PARK CITY, Utah -- There were only a few dozen fans in the stands, and the lower-level figure skating competition would have little or no impact on this all-important Olympic season. Yet as Evan Lysacek watched from hundreds of miles away, ice on his injured hip, he felt that old rush of adrenaline.
And more than a little bit of frustration.
"The feeling I had was, `God, I have to get back,"' Lysacek said. "Watching skating competitions still gives me that same fire and desire. That's what I said to (longtime coach Frank Carroll) when he asked, `Evan are you sure you want to put yourself through this?' I really want to. And if the day comes where I don't want to, I will not be shy and I'll say, `I don't want to do it anymore!'
"But right now, I still really do. It's what I love. Nothing would make me happier, especially after all of this, than representing the United States in Sochi."
If he does, it could be the greatest feat of the reigning Olympic champion's career.
The Sochi Olympics are less than four months away, and Lysacek still hasn't competed since winning gold in Vancouver. After a torn abdominal muscle derailed his comeback last season, he had planned to make his return at that lower-level competition, last month's International Figure Skating Classic, before headlining the men's field next week at Skate America.
But a violent fall on a quadruple jump Aug. 21 left him with a torn labrum in his left hip, as well as another abdominal tear. It's too soon to say when he'll return to the ice for training, let alone competition, and Lysacek knows the clock is working against him.
"I'm extremely disappointed he's not going to be there. He's an idol of mine and I'm still looking forward to the moment when I can step out on the ice with him," current U.S. champion Max Aaron said. "But his health comes first.
"I wish him the best in healing fast."
When Lysacek won gold in Vancouver, few expected him to stick around long enough even to consider Sochi. Figure skating's Olympic champions tend to make quick exits -- Russia's Evgeny Plushenko is the only singles gold medalist in 20 years to attempt to defend his title -- and being the first American man to claim gold in 22 years brought Lysacek fortune and fame. He appeared on "Dancing With the Stars," finishing as the runner-up, and was in demand for appearances and endorsements.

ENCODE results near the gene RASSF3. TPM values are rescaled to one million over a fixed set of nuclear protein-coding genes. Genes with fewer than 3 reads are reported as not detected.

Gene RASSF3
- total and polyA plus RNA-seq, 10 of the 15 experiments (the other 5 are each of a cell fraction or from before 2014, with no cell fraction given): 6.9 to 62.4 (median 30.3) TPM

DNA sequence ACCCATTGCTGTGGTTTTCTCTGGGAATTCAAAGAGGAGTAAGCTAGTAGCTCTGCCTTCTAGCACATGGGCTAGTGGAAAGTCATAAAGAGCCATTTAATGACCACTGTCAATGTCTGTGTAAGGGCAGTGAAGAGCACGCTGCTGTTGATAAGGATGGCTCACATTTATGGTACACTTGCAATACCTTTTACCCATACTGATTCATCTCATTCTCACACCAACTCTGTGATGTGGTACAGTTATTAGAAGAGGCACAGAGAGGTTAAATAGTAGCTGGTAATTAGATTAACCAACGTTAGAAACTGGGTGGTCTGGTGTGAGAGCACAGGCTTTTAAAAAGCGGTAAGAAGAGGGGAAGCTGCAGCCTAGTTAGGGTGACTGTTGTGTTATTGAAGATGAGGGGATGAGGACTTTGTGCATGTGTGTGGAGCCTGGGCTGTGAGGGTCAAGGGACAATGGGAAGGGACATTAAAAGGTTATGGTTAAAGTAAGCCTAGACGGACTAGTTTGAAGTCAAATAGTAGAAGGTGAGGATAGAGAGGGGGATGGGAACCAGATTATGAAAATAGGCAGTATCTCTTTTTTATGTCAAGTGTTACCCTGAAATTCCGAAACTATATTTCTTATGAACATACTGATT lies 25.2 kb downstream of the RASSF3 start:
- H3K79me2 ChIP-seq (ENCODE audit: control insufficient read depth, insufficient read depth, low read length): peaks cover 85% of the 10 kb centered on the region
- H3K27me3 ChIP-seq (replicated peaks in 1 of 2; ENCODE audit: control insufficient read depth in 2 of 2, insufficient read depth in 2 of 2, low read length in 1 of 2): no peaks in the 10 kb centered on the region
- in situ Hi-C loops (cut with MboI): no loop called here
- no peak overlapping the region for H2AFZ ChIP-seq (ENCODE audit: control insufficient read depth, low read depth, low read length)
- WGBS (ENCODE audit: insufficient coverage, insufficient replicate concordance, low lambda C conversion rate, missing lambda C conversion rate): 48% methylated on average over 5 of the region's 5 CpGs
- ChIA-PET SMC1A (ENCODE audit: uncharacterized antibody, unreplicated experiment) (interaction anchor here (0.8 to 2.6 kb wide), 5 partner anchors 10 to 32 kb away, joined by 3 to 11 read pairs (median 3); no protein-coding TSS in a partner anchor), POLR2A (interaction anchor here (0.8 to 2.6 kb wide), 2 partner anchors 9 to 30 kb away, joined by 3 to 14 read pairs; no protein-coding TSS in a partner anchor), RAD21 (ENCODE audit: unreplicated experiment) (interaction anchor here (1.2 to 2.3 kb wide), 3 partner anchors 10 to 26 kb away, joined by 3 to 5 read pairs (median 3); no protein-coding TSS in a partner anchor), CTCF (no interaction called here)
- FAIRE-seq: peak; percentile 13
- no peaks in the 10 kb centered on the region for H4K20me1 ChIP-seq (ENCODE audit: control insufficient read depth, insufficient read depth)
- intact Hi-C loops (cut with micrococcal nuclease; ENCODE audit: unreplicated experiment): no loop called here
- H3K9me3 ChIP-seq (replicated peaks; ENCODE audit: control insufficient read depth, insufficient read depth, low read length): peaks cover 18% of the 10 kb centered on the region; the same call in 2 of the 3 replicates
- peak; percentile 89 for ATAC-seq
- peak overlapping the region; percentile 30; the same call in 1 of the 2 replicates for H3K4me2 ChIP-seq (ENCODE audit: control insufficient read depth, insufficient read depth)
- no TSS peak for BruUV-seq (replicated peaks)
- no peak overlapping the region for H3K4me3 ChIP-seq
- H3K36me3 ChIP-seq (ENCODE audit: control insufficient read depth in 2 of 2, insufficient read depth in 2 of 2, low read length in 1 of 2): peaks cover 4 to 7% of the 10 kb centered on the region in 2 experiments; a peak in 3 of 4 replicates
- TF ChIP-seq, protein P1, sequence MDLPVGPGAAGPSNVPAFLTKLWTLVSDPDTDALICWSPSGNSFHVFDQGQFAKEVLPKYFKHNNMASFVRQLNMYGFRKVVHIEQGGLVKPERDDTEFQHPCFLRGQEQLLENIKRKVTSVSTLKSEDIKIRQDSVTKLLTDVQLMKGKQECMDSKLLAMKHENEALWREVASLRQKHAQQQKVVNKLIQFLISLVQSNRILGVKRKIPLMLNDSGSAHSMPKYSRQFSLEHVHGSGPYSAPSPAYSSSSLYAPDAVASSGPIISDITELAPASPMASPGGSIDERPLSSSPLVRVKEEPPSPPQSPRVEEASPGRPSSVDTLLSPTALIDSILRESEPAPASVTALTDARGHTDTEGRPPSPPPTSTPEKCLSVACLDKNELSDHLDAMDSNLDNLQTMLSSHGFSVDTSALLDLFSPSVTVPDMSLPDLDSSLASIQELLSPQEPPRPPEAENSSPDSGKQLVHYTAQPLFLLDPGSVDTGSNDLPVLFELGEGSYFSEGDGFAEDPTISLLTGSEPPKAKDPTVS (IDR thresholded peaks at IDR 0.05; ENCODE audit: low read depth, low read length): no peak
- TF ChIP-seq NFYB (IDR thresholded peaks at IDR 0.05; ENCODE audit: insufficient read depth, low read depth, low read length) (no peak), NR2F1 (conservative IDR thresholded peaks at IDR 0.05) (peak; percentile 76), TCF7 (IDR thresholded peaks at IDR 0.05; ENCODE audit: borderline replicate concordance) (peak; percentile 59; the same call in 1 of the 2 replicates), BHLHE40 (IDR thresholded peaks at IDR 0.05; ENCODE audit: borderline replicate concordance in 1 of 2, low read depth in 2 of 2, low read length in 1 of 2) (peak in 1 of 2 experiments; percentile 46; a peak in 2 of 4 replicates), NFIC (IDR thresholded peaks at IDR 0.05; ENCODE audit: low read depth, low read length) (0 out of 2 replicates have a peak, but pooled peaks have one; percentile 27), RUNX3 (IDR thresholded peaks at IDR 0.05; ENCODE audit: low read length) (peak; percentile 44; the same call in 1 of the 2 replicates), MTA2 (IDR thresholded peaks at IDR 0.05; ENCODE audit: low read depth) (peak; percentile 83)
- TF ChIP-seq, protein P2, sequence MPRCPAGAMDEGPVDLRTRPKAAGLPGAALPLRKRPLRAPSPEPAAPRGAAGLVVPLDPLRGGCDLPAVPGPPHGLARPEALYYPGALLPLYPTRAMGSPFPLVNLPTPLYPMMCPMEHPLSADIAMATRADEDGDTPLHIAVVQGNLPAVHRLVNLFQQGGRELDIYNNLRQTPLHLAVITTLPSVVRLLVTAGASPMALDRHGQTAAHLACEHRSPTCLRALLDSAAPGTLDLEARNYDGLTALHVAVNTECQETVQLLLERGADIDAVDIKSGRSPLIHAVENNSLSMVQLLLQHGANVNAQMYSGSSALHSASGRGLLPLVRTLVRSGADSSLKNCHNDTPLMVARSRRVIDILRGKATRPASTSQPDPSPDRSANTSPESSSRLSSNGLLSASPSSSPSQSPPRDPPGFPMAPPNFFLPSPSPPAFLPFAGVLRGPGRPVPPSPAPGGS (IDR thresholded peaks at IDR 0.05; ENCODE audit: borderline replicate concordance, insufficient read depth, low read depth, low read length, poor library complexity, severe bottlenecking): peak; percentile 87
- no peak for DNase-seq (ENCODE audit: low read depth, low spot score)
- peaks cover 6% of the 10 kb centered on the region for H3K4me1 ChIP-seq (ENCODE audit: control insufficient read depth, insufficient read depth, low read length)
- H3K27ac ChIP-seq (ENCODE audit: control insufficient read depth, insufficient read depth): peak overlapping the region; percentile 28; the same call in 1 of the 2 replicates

But medals and titles, to say nothing of the riches that come with them, have never been what's driven Lysacek. He's a gym rat, and the further he walked away from the lifestyle of a competitive athlete, the more he craved it.
"That's how I knew I'm eventually going to end up back in competition," Lysacek said during a one-on-one interview at the U.S. Olympic Committee's media summit last week. "It was just a matter of time."
First, though, he had to put Vancouver behind him.
While every Olympic champion likes to say the gold medal didn't change them, it's impossible for it not to leave a mark. The Winter and Summer Games come around once every four years, respectively, and it's an infinitesimally small number of athletes who even get there. Medalists are an even rarer subset, with Olympic champions the most select group of all.
But Olympic medals, even gold ones, guarantee you nothing.
"It's hard when the Olympics are just so huge and it's so satisfying to get that medal to let it go," Lysacek said. "Sport has no room for arrogance or ego at all. You are completely exposed when you get out there to compete. That's something I wanted to own up to before I actually had to get out there. So slowly I started not wearing as much Olympic apparel to practice and not wearing my Olympic ring anymore and not really bringing my medal to most appearances like I used to.
"Letting that be in the past and wanting to move forward."
And make no mistake, returning to the ice was a step forward.
Some athletes keep coming back to their sport -- or never leave in the first place -- because they don't know what else to do, and Lysacek acknowledges he isn't sure what career he'll pursue once he is finished skating. (He hasn't ruled out competing beyond Sochi, either.) Oh, he's dabbled in fashion and entertainment and business, but nothing has captivated him quite like being an athlete.
It's the certainty skating brings to his life, rather than the uncertainty of what comes after, that keeps drawing him to the ice.
"It's everything," said Lysacek, who also won the world title in 2009. "Definitely the discipline and the structure of it. Knowing I have a job to do every day. It's very clear and concise what that job is, and I know if I haven't fulfilled those expectations that I had of myself. Or if I have, then I feel really good about myself.
"At some point, I have to enter into the real world and accept that there's a lot more gray area, where you're a little unclear if it's been a good day or a bad day," he added. "But there's something about the exactitude of being an athlete and being able to judge your day and your accomplishment and achievement that makes it worthwhile."
And nothing -- not the injuries, the pain or the setbacks -- will ever diminish that.
"It's been very trying and very frustrating, and this is just yet another frustration to add to it," he said. "But I'm remaining optimistic about the Olympics and getting there."